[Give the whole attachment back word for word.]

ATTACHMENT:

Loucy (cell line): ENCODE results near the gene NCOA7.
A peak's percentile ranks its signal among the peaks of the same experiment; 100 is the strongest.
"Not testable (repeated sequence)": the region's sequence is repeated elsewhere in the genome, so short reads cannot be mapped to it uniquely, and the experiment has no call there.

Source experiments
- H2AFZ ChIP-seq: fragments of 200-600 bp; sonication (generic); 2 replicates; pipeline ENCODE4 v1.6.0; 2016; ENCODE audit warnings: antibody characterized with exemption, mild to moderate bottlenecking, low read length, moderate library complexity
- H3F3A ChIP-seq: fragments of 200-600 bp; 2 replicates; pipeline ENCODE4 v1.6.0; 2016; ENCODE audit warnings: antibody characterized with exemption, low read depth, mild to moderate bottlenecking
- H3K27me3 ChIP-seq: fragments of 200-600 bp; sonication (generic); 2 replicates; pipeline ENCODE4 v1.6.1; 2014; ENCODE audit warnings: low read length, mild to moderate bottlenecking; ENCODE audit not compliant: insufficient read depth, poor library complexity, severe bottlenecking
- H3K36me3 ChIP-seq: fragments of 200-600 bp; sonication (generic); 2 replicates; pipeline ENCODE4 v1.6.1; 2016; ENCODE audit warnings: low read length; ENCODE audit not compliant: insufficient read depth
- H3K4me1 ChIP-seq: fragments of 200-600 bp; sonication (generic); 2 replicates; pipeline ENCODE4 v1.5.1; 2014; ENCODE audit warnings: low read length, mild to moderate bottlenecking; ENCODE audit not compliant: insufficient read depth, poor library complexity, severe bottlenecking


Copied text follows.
Loucy (cell line): ENCODE results near the gene NCOA7.
A peak's percentile ranks its signal among the peaks of the same experiment; 100 is the strongest.
"Not testable (repeated sequence)": the region's sequence is repeated elsewhere in the genome, so short reads cannot be mapped to it uniquely, and the experiment has no call there.

Source experiments
- H2AFZ ChIP-seq: fragments of 200-600 bp; sonication (generic); 2 replicates; pipeline ENCODE4 v1.6.0; 2016; ENCODE audit warnings: antibody characterized with exemption, mild to moderate bottlenecking, low read length, moderate library complexity
- H3F3A ChIP-seq: fragments of 200-600 bp; 2 replicates; pipeline ENCODE4 v1.6.0; 2016; ENCODE audit warnings: antibody characterized with exemption, low read depth, mild to moderate bottlenecking
- H3K27me3 ChIP-seq: fragments of 200-600 bp; sonication (generic); 2 replicates; pipeline ENCODE4 v1.6.1; 2014; ENCODE audit warnings: low read length, mild to moderate bottlenecking; ENCODE audit not compliant: insufficient read depth, poor library complexity, severe bottlenecking
- H3K36me3 ChIP-seq: fragments of 200-600 bp; sonication (generic); 2 replicates; pipeline ENCODE4 v1.6.1; 2016; ENCODE audit warnings: low read length; ENCODE audit not compliant: insufficient read depth
- H3K4me1 ChIP-seq: fragments of 200-600 bp; sonication (generic); 2 replicates; pipeline ENCODE4 v1.5.1; 2014; ENCODE audit warnings: low read length, mild to moderate bottlenecking; ENCODE audit not compliant: insufficient read depth, poor library complexity, severe bottlenecking